Written by Alastair's mum, Dorothy.
My beautiful first born son Alastair was diagnosed with mediastinal germ cell cancer in March 2019. We had never heard of it before. During his treatment period, Alastair spent much of his time researching his tumour and came across the Robin Cancer Trust. Robin’s story resonated with him and sadly Alastair’s experience mirrored Robin’s through to his ultimate passing in May 2020 at the age of 29 after 14 months of treatment. Alastair got very cross when people spoke about ‘battling cancer.’ It wasn’t a battle he said and dying doesn’t mean you failed to win a fight to live - it was just that your cancer was a rotten one. As his family we are keen to alert people to the signs that might have been picked up earlier for Ali and perhaps given him a longer or at least better quality of life. This is his story.
Alastair had back pain. Over a couple of months, his GP explored a range of options to no avail until Ali couldn’t walk. A week in Leicester Infirmary eventually led to a diagnosis of germ cell cancer and a blue light journey to Nottingham City Hospital. A 3 month course of treatment started to shrink the tumour. In spite of the limited physio offered to him he got his own private physiotherapist and regained his mobility. This made a huge difference to his quality of life but he had to find the help he needed independently of what was available to him on the NHS. We were able to get out for walks and for lunch. Surgery then removed the final remains of the germ cell tumour after which they told him the cancer was gone. But in a matter of weeks they found further spread. Like Robin, Ali embarked on stem cell treatment as phase 3 of a clinical trial. During his second spell in isolation, his back was so painful he insisted on being scanned in the face of some medical reluctance. It immediately became clear that the cancer had metastasised into sarcoma which at that point had spread through soft and hard tissue, particularly his spine. He had to wait in further isolation to rebuild his immunity before he could leave hospital.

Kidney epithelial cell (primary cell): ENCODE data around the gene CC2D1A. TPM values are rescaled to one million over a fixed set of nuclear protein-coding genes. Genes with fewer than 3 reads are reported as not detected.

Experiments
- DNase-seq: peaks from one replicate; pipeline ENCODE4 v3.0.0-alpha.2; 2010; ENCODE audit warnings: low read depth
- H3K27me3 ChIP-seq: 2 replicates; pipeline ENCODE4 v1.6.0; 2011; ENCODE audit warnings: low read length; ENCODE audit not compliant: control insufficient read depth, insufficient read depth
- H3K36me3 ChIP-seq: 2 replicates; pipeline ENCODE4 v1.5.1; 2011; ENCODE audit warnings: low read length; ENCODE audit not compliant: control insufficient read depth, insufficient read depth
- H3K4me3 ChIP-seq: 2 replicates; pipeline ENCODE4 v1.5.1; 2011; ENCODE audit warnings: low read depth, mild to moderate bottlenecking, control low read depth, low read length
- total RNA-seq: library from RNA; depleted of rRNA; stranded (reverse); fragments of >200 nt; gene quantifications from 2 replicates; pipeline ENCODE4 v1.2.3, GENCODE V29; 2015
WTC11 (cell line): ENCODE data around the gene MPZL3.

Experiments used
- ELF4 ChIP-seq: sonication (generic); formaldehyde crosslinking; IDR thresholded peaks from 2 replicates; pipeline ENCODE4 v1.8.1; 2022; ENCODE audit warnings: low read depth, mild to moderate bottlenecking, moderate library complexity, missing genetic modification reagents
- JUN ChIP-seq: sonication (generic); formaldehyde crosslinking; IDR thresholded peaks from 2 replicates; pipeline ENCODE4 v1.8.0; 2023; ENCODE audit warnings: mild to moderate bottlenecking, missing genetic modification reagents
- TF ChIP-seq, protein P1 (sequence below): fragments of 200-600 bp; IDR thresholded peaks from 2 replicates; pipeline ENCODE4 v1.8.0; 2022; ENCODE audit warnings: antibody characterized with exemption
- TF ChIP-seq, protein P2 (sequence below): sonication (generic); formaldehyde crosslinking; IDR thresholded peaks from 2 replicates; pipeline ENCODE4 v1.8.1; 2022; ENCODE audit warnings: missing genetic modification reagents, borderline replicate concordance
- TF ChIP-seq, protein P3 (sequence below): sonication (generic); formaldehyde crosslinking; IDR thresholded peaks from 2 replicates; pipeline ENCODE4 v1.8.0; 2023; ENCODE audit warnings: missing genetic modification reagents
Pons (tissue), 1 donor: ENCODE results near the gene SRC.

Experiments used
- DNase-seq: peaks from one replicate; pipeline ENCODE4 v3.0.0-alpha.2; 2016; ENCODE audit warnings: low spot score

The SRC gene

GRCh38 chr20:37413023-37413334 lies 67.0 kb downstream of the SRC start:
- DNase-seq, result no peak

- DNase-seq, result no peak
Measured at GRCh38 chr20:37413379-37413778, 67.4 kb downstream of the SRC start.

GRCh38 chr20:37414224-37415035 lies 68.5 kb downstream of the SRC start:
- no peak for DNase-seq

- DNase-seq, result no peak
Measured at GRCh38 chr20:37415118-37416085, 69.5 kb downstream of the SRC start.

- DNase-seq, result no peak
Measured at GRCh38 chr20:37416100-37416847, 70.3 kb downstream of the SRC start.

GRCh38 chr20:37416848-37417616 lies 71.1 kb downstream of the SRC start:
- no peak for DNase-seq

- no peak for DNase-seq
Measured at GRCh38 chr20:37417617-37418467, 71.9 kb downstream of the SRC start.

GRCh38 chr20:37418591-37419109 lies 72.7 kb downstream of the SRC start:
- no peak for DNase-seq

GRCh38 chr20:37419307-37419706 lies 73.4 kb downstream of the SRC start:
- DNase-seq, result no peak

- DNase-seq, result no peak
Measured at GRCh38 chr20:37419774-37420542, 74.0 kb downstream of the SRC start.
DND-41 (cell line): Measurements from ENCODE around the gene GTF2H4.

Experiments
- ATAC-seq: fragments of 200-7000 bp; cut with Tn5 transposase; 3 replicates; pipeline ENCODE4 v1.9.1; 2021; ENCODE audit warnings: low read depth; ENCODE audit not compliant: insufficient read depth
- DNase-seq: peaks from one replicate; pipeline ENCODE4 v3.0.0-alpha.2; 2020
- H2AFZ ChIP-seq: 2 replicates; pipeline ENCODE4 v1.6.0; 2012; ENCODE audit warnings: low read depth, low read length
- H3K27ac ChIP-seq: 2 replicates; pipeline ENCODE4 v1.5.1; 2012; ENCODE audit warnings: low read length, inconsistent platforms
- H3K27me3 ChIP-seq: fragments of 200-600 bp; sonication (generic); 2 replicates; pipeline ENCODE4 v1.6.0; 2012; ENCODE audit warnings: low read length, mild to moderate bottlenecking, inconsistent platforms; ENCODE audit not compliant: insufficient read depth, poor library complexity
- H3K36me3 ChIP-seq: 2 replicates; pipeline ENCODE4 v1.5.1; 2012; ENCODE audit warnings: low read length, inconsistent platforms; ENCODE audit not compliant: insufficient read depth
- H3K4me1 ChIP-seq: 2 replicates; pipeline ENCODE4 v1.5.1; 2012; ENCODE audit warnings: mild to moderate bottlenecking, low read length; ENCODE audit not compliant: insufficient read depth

From that point he was told there was no cure but that there was potential to slow the spread and in February 2020 he embarked on a last ditch chemo course to try to minimise the spread and extend his life. Eventually in April, we were told that although, ironically, the germ cell tumour had gone, due to the sarcoma he had very little time left. At that point we did not realise how little time he actually would have. He spent two lonely isolated weeks due to the lockdown, one in hospital followed by a week in his local hospice. I can only imagine how a 29 year old man contemplates the end of his life in those circumstances. He did get one final week at home and I was able to spend his last few days there and ultimately back in the hospice where I was with him when he died. That experience will live with me forever and plays on a continuous loop in my head. But actually I feel very privileged to have been there with him. Many in this current Covid world do not get to be there with their loved ones at the end.
Alastair went through so much with courage and resilience but despite his positivity and mental strength we lost him. He left his fiancée bereft 2 months before their wedding and his 30th birthday. He left Latimer Primary school without an amazing inspirational teacher having made a difference to so many children’s lives. He left me without the son I gave life to. If you want to rationalise loss I haven’t got the answers but I am always keen to share my experiences. It is so important to talk and share. Ali wanted to support the Robin Cancer Trust and I hope that by telling his story, I am going some way towards doing that and honouring his life. I have two messages that I want to get out there just to raise awareness and I thank the Robin Cancer Trust for letting me do this:
1. Do not ignore back pain. Fight for the right to have scans regardless of what your GP might tell you about resources, budgets, sporting injuries, painkillers. You know your own body better than anyone. If it doesn’t feel right it probably isn’t.
2. Germ cell tumours although relatively ‘self-contained’ can metastasise into sarcoma… Not always but they can and we were not aware of this. It probably wouldn’t have changed anything if we had known but as soon as that happened, he didn’t stand a chance. Ironically for Ali, his germ cell tumour did go but it was too late. So, research and ask questions.